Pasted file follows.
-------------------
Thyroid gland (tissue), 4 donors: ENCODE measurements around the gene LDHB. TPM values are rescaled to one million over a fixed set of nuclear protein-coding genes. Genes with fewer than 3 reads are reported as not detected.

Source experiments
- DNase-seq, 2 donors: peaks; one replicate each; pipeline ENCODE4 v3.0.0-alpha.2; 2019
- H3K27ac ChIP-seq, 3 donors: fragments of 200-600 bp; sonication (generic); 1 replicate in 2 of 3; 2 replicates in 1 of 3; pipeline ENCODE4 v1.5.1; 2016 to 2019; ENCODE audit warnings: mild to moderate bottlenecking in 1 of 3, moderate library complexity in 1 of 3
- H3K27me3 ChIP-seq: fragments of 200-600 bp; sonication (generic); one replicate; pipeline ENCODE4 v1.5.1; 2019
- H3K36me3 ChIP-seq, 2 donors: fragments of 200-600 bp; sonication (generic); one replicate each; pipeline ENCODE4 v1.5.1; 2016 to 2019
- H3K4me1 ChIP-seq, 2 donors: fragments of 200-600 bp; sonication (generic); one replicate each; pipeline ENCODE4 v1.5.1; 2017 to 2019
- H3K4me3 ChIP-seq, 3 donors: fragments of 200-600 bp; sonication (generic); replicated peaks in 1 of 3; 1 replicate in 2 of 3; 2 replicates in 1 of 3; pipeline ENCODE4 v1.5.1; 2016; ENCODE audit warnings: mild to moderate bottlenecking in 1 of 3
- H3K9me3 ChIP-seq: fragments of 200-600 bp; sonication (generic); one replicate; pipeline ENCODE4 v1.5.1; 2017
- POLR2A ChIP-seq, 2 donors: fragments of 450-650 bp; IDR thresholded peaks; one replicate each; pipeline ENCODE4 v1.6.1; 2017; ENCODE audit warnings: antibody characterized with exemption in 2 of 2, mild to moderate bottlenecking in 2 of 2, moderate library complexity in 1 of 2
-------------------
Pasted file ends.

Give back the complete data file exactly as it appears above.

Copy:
Thyroid gland (tissue), 4 donors: ENCODE measurements around the gene LDHB. TPM values are rescaled to one million over a fixed set of nuclear protein-coding genes. Genes with fewer than 3 reads are reported as not detected.

Source experiments
- DNase-seq, 2 donors: peaks; one replicate each; pipeline ENCODE4 v3.0.0-alpha.2; 2019
- H3K27ac ChIP-seq, 3 donors: fragments of 200-600 bp; sonication (generic); 1 replicate in 2 of 3; 2 replicates in 1 of 3; pipeline ENCODE4 v1.5.1; 2016 to 2019; ENCODE audit warnings: mild to moderate bottlenecking in 1 of 3, moderate library complexity in 1 of 3
- H3K27me3 ChIP-seq: fragments of 200-600 bp; sonication (generic); one replicate; pipeline ENCODE4 v1.5.1; 2019
- H3K36me3 ChIP-seq, 2 donors: fragments of 200-600 bp; sonication (generic); one replicate each; pipeline ENCODE4 v1.5.1; 2016 to 2019
- H3K4me1 ChIP-seq, 2 donors: fragments of 200-600 bp; sonication (generic); one replicate each; pipeline ENCODE4 v1.5.1; 2017 to 2019
- H3K4me3 ChIP-seq, 3 donors: fragments of 200-600 bp; sonication (generic); replicated peaks in 1 of 3; 1 replicate in 2 of 3; 2 replicates in 1 of 3; pipeline ENCODE4 v1.5.1; 2016; ENCODE audit warnings: mild to moderate bottlenecking in 1 of 3
- H3K9me3 ChIP-seq: fragments of 200-600 bp; sonication (generic); one replicate; pipeline ENCODE4 v1.5.1; 2017
- POLR2A ChIP-seq, 2 donors: fragments of 450-650 bp; IDR thresholded peaks; one replicate each; pipeline ENCODE4 v1.6.1; 2017; ENCODE audit warnings: antibody characterized with exemption in 2 of 2, mild to moderate bottlenecking in 2 of 2, moderate library complexity in 1 of 2